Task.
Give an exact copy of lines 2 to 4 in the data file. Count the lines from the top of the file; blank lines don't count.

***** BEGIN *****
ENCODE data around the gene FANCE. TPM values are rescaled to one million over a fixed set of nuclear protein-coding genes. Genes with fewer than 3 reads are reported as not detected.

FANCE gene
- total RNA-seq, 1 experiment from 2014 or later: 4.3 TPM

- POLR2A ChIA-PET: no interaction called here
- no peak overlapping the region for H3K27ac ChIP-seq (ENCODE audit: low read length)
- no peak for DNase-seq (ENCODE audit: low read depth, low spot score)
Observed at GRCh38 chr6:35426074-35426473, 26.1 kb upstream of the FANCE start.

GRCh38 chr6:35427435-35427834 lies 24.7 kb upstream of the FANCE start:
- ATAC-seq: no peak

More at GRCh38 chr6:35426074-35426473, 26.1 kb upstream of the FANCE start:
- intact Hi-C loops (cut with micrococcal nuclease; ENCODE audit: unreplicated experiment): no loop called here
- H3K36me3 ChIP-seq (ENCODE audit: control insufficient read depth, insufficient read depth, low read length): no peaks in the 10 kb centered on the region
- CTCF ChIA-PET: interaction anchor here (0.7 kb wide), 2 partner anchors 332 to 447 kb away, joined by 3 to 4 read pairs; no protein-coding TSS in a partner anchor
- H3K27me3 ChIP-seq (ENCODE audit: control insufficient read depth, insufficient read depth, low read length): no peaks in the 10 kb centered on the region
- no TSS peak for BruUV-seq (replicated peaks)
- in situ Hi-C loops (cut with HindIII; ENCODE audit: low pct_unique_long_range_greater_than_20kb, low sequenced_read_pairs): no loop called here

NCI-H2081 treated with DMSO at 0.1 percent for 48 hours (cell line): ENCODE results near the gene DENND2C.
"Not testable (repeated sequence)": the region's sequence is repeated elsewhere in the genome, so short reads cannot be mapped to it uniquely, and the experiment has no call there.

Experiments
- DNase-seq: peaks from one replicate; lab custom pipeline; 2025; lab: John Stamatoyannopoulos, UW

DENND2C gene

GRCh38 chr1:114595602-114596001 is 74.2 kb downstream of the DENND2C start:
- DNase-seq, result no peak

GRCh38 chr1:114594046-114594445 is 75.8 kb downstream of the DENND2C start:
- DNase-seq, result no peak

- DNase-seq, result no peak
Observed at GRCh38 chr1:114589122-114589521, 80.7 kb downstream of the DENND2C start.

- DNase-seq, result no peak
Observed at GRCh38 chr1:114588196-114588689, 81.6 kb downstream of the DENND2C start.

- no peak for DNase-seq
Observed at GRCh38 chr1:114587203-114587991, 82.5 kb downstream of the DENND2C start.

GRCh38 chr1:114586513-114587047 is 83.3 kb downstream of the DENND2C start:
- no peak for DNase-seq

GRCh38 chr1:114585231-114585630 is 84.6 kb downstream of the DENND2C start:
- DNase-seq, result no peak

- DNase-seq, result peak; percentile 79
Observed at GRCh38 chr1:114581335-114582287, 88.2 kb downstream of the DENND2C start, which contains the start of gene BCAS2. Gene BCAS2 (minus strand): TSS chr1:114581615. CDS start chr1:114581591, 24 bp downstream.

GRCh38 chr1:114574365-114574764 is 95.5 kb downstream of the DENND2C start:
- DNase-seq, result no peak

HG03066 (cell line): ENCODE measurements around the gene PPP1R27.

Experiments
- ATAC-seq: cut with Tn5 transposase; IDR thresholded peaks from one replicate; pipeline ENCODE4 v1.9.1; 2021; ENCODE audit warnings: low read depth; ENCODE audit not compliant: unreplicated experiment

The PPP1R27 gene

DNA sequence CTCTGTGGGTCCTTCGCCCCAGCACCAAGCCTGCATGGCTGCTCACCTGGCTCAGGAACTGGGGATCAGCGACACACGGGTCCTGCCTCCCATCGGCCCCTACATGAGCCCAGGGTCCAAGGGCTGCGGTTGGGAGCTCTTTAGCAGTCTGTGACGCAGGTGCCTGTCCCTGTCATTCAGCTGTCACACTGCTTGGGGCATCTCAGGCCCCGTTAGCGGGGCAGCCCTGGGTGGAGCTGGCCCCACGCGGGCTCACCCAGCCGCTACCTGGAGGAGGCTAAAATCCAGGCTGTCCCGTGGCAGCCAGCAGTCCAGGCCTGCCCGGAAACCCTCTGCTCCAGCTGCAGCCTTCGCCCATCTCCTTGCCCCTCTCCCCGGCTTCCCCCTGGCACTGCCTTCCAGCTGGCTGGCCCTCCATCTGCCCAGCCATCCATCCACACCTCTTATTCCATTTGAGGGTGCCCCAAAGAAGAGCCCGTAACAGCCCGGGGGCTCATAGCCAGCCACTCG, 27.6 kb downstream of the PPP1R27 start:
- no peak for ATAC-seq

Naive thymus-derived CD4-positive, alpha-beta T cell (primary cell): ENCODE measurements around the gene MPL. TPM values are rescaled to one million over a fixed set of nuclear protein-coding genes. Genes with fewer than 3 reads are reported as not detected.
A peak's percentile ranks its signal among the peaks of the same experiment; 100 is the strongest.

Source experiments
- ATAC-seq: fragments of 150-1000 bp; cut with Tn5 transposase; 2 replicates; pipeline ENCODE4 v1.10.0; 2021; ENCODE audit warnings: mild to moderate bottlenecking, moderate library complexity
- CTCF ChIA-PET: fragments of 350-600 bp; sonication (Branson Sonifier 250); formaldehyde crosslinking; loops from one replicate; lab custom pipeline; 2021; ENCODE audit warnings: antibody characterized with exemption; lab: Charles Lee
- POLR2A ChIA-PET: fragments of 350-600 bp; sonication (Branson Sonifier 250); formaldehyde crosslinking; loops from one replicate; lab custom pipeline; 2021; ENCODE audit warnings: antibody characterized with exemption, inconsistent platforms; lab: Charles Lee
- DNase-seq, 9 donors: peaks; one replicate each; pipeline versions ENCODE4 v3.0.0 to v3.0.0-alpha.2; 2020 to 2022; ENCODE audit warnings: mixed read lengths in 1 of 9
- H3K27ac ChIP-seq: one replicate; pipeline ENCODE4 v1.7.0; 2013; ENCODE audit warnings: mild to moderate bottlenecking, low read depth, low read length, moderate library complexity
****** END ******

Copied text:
FANCE gene
- total RNA-seq, 1 experiment from 2014 or later: 4.3 TPM

- POLR2A ChIA-PET: no interaction called here